Tags: catholic | priests | nuns | whistleblowers | sex | abuse

Catholic Priests and Nuns Unite to Fight Church's Abuse Problem

Image: Catholic Priests and Nuns Unite to Fight Church's Abuse Problem A parishioner prays inside the Cathedral of Our Lady of the Angels in Los Angeles. Cardinal Roger Mahony of the largest Roman Catholic archdiocese in the United States was stripped of his duties in an unprecedented move by his successor, Archbishop Jose Gomez, who described the church's actions during the growing sex abuse scandal as evil.

By Courtney Coren   |   Tuesday, 21 May 2013 09:37 AM

A group of priests and nuns calling themselves Catholic Whistleblowers are pressing Pope Francis and the American bishops to take on those in the church who are still protecting sexual predators.

The group formed quietly about nine months ago and plans to go public with their campaign this week. Of the 12 members in the steering group, some have exposed abusers before, three are canon lawyers who have represented the church in abuse cases in the past, and four say they were sexually abused as children, The New York Times reports.

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The whistleblowers say they aim to provide support for victims and others who would come forward as well to expose areas where the church is falling short in dealing with the abuse problem. They also want the world to know that there are good priests and nuns in the church who are fighting against the sex-abuse scandal that has plagued the Catholic Church in recent years.

"We've dedicated our lives to the church," said the Rev. John Bambrick at a meeting of the group in New York last week. "Having sex offenders in ministry is damaging to our ministry."

The whistleblowers have sent a letter to Pope Francis asking that he get involved with helping to heal the victims and restoring the church's credibility by revoking all oaths of secrecy, opening the files on abuse cases, removing from office any bishops who are obstructing justice, and creating an international forum that would serve as a place where sex-abuse victims and church leaders could meet, the Times reported Tuesday.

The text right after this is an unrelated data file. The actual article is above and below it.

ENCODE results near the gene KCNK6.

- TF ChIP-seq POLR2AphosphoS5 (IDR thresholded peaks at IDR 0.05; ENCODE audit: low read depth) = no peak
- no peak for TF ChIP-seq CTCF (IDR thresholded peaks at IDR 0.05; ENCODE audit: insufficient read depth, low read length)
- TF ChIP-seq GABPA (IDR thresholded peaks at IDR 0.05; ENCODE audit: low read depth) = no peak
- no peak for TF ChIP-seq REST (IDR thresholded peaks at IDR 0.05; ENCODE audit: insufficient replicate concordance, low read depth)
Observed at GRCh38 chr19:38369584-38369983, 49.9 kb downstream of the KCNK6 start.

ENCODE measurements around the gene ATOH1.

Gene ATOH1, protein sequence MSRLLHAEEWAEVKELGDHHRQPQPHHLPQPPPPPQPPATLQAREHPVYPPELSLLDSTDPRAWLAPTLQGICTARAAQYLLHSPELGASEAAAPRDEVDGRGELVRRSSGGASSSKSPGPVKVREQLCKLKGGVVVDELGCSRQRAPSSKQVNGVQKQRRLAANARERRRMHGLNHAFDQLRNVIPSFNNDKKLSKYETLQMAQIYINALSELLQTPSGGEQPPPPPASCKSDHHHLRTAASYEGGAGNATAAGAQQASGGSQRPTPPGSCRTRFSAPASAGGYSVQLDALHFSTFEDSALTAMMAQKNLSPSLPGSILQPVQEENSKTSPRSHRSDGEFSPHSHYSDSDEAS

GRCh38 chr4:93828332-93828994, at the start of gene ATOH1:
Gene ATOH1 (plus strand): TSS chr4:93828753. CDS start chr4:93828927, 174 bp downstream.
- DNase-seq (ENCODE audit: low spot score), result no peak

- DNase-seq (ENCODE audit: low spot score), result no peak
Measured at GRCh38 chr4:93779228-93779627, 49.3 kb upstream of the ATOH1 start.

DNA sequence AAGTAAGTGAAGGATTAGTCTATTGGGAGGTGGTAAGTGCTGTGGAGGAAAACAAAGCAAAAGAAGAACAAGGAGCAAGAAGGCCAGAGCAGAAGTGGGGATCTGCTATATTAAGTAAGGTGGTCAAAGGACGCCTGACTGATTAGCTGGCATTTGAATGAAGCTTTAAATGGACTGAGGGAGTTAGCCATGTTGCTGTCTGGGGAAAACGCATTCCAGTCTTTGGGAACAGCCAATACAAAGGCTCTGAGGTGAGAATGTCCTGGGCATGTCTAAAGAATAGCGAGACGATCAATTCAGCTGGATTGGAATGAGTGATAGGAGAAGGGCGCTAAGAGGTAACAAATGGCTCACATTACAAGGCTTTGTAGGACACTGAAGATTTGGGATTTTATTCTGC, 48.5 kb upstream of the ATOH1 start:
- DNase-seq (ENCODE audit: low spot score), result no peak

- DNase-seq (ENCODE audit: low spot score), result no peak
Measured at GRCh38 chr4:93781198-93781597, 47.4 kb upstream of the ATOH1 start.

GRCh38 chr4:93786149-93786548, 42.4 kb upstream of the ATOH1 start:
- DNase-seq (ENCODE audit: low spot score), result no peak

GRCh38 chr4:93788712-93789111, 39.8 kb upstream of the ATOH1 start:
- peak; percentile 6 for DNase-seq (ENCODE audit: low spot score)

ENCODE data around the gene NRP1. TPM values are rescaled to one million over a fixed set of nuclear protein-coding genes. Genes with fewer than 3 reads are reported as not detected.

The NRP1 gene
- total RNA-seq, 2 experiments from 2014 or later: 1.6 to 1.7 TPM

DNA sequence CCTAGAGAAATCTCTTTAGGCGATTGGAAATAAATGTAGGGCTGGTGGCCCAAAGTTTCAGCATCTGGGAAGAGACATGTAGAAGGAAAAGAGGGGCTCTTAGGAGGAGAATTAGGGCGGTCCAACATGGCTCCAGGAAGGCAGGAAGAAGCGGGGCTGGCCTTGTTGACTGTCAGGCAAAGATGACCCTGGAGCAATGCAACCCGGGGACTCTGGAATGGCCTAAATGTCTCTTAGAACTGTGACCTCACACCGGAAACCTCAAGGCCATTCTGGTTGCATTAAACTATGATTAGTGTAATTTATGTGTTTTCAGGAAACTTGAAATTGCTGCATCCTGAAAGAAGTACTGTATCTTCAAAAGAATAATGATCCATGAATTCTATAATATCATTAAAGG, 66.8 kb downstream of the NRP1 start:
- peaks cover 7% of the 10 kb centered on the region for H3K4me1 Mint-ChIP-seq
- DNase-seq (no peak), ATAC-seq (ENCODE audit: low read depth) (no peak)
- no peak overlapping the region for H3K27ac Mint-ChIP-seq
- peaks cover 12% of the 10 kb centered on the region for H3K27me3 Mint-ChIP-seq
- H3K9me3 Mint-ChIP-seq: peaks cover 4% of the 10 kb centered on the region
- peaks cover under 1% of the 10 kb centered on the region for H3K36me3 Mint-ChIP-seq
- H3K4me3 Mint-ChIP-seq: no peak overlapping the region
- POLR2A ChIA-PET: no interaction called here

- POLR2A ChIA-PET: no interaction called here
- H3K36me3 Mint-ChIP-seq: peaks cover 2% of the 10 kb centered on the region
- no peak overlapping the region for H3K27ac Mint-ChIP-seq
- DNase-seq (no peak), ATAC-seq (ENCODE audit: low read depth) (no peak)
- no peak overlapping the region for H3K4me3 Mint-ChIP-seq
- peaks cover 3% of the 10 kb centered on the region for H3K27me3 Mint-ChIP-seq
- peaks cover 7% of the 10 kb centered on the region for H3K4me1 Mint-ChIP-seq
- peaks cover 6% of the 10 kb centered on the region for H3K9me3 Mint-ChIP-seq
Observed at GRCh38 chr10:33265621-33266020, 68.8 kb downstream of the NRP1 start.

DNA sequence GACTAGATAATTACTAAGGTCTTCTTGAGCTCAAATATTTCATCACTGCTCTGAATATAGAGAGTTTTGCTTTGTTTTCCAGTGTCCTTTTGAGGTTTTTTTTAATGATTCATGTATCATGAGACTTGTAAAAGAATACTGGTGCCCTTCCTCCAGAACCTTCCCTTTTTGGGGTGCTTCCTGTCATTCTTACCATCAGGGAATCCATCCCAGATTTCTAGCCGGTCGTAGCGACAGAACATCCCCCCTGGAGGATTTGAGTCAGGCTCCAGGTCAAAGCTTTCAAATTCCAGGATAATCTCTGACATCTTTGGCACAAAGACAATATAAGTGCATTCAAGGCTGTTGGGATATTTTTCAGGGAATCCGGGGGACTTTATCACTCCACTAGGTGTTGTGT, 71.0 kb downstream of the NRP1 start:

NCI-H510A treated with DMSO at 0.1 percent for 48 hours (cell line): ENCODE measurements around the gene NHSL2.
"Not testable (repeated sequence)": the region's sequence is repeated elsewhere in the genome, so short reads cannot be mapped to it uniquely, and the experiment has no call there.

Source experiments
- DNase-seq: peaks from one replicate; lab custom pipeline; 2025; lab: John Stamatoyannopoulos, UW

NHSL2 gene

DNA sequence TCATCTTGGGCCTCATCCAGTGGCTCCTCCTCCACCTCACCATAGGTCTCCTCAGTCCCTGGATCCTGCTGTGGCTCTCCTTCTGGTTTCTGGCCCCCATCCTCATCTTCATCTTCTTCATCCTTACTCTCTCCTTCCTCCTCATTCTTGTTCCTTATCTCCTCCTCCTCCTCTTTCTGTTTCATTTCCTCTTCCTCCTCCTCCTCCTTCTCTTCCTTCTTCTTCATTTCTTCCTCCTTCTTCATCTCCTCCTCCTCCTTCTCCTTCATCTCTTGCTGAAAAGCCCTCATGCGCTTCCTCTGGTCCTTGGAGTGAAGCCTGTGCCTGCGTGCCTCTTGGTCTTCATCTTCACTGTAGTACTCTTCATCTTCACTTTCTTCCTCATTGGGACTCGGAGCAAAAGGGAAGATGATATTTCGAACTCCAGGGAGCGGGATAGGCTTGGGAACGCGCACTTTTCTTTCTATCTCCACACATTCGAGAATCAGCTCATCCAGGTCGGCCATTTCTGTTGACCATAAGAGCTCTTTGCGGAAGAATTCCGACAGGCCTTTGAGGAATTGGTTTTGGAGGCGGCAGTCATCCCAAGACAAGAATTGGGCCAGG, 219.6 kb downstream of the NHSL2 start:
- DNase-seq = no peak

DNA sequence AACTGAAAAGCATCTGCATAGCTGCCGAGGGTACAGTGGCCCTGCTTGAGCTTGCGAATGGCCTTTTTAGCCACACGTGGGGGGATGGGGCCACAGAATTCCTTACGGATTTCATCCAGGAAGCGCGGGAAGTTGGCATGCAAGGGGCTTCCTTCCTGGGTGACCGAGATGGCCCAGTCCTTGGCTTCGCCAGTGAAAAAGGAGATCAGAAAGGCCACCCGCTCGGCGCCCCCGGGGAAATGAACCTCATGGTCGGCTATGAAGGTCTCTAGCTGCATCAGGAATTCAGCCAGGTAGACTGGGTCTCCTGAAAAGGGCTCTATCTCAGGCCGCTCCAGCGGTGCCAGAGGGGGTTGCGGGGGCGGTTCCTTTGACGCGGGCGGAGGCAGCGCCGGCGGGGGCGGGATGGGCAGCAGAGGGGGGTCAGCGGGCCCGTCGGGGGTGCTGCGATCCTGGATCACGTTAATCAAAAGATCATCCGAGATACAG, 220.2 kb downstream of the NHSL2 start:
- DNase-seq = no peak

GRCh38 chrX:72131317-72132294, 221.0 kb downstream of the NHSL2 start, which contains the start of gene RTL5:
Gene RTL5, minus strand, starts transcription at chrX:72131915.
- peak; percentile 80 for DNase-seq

The Catholic Church in the United States adopted a zero-tolerance policy toward sex abuse in 2002, after the scandal peaked. As a result, American bishops are required to hold an audit of abuse cases every year. The survey conducted this year found the fewest number of allegations and victims since 2004 when the audits began.

But one of the concerns of the Catholic Whistleblowers is that there are bishops who are violating the policies put in place and that abusive clergy still have too much access to children. While progress has been made, they believe that vigilance is still necessary.

The group is planning to hold its first news conference in New York this week and says it hopes to provide some cover to priests and others in the church who have experienced a backlash for speaking up in the past.

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